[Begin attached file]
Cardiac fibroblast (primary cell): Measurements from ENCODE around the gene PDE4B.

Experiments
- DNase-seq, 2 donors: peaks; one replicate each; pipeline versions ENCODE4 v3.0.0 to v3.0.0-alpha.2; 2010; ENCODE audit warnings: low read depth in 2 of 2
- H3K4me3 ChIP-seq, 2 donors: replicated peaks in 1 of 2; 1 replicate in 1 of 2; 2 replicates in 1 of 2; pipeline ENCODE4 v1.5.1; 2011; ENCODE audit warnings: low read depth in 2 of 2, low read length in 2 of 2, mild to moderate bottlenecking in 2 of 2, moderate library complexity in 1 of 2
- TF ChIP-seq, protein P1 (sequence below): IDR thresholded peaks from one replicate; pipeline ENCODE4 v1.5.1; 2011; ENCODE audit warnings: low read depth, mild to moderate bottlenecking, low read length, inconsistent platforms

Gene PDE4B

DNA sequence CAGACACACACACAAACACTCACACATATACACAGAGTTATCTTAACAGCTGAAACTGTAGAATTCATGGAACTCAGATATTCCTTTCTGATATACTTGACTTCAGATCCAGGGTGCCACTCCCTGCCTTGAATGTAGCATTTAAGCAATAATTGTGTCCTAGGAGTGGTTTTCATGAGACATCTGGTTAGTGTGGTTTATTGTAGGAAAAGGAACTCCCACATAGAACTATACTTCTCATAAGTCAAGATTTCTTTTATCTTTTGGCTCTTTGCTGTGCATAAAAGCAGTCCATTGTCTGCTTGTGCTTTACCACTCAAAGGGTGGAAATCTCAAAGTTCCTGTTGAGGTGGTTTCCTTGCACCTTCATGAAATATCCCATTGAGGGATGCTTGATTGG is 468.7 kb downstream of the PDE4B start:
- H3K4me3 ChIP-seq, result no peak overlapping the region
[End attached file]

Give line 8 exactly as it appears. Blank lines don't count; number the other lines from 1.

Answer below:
- H3K4me3 ChIP-seq, result no peak overlapping the region